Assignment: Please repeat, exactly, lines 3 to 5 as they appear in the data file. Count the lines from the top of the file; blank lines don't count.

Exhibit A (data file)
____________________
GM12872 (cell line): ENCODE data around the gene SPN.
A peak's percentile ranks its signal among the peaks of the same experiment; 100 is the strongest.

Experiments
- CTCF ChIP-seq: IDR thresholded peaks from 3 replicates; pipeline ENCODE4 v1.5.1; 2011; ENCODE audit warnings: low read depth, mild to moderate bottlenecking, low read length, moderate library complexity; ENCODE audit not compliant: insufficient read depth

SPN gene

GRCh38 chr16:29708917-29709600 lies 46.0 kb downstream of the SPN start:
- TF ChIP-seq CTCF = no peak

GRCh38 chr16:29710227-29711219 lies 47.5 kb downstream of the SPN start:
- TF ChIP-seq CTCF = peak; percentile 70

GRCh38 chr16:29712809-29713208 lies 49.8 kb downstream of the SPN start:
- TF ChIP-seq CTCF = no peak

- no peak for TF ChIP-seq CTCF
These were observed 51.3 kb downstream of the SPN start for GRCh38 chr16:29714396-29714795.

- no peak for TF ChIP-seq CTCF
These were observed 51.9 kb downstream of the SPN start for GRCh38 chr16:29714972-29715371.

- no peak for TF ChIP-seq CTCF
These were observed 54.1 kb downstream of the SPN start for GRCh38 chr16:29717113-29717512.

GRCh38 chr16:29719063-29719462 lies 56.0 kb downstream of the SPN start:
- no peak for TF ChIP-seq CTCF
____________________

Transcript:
Experiments
- CTCF ChIP-seq: IDR thresholded peaks from 3 replicates; pipeline ENCODE4 v1.5.1; 2011; ENCODE audit warnings: low read depth, mild to moderate bottlenecking, low read length, moderate library complexity; ENCODE audit not compliant: insufficient read depth

SPN gene